In our line of work, disaster, crisis and conflict often consume our attention. And in many ways, rightly so, especially as we seek to fulfill our humanitarian mandate. Last month, however, afforded me the opportunity to remember a different narrative – to see the other side of the story – as CWS joined together with government, fellow NGOs and the private sector to celebrate the remarkable progress made in Vietnam, particularly over the past two decades.
The Vietnam Committee for Foreign NGO Affairs and the People’s Aid Coordinating Committee extended a warm welcome to Church World Service as we marked the 20th anniversary of the normalization of U.S.-Vietnam relations. Government officials, including the Vietnamese Ambassador to the U.S. and Vietnamese officials who made the special trip to Washington for the celebration emphasized the value of U.S.-based NGOs, and our contribution to development within Vietnam.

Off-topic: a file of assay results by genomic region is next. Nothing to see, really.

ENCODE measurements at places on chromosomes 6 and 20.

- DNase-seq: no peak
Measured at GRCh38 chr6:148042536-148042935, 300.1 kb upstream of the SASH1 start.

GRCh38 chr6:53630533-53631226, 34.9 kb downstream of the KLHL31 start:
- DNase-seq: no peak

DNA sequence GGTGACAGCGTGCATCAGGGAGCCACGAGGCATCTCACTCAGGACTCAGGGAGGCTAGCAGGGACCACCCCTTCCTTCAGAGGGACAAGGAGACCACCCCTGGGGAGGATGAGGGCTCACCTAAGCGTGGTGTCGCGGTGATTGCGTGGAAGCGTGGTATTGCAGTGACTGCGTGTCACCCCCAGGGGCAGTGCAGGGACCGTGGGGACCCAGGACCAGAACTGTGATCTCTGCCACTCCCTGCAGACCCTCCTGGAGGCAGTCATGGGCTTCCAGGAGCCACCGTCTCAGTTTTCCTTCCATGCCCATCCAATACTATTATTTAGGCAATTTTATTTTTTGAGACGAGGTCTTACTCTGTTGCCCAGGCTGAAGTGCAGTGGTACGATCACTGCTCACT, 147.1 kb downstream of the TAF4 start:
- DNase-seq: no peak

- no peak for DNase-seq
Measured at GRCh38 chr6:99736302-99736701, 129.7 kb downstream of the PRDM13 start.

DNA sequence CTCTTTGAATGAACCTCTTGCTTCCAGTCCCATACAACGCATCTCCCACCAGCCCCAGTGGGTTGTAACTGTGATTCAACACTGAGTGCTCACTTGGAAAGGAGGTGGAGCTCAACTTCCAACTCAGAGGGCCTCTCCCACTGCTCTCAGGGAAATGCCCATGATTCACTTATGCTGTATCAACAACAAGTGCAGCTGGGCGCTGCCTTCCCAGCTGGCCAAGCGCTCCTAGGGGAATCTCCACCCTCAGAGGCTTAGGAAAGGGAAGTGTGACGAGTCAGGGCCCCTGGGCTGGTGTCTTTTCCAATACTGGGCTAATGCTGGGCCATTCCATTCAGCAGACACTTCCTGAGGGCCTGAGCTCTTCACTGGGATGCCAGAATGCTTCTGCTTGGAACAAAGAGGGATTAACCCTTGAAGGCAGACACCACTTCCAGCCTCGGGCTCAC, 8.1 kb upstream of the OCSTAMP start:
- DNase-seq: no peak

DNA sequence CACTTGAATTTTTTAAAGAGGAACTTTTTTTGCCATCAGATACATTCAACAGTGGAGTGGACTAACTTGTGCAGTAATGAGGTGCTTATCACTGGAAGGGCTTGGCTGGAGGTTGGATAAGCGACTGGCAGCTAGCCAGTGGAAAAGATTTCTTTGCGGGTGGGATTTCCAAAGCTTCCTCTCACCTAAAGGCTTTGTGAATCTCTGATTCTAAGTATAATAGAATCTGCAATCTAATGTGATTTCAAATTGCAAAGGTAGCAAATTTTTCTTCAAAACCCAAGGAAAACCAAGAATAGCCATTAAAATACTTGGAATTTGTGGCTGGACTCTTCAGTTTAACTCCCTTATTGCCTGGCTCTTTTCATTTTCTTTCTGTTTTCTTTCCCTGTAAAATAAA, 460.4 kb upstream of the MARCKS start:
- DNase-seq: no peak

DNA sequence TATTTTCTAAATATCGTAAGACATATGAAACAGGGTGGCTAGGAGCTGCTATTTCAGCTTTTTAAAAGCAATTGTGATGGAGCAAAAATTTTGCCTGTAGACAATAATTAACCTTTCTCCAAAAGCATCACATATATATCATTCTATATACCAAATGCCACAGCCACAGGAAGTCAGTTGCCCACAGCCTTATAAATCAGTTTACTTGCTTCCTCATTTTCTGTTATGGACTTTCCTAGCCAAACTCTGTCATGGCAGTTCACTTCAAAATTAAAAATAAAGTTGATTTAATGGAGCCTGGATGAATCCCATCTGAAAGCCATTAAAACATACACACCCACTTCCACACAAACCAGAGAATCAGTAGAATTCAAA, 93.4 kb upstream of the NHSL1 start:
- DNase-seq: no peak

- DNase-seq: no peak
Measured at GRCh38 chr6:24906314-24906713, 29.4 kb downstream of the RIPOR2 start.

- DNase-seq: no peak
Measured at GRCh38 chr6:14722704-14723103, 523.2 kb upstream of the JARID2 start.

During the roundtable conversation that followed, I found myself proud to represent CWS. I noted the important work that CWS is now supporting communities to do through the generosity of ELCA funding. I also described our commitment to development among rural, difficult to access and ethnic minority communities. I emphasized our commitment to local partnerships for development in Vietnam, and explained how proud CWS is that we have Vietnamese leadership for our country program.
CWS had the special honor of being the longest-serving NGO in Vietnam of those present at the commemoration. In fact, it was a Vietnamese government official who noted that CWS has been active in Vietnam for 61 years.
NGOs and the government agreed, however, that our collective work is not yet finished in Vietnam. Significant unmet development needs remain among minority communities, among people with specific vulnerabilities, and across specific geographic locations. Our Vietnamese hosts officials also emphasized the significant impact of climate change on Vietnam and called for NGO and private sector partnership, renewed investment in prevention and disaster preparedness, as well as emergency response.
So, as we look back and celebrate, we also look ahead, preparing ourselves for the good work still needed in partnership with communities across Vietnam.
Jason Knapp is a Humanitarian and Protection Advisor at CWS.